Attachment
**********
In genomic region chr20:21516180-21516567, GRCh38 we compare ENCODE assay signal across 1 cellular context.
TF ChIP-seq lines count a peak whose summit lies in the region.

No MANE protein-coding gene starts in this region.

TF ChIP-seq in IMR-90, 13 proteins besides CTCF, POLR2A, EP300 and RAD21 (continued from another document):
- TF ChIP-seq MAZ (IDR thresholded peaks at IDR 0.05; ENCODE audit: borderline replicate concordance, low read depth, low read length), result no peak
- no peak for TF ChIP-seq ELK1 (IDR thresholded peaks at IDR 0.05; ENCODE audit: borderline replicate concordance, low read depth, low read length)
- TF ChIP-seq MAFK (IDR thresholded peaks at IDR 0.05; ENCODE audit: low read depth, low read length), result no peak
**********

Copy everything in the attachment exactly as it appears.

In genomic region chr20:21516180-21516567, GRCh38 we compare ENCODE assay signal across 1 cellular context.
TF ChIP-seq lines count a peak whose summit lies in the region.

No MANE protein-coding gene starts in this region.

TF ChIP-seq in IMR-90, 13 proteins besides CTCF, POLR2A, EP300 and RAD21 (continued from another document):
- TF ChIP-seq MAZ (IDR thresholded peaks at IDR 0.05; ENCODE audit: borderline replicate concordance, low read depth, low read length), result no peak
- no peak for TF ChIP-seq ELK1 (IDR thresholded peaks at IDR 0.05; ENCODE audit: borderline replicate concordance, low read depth, low read length)
- TF ChIP-seq MAFK (IDR thresholded peaks at IDR 0.05; ENCODE audit: low read depth, low read length), result no peak